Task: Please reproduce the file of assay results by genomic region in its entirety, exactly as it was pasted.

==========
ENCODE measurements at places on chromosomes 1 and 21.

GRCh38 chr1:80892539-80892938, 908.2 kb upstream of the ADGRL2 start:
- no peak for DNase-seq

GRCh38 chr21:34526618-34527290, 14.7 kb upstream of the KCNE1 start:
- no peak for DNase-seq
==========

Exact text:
ENCODE measurements at places on chromosomes 1 and 21.

GRCh38 chr1:80892539-80892938, 908.2 kb upstream of the ADGRL2 start:
- no peak for DNase-seq

GRCh38 chr21:34526618-34527290, 14.7 kb upstream of the KCNE1 start:
- no peak for DNase-seq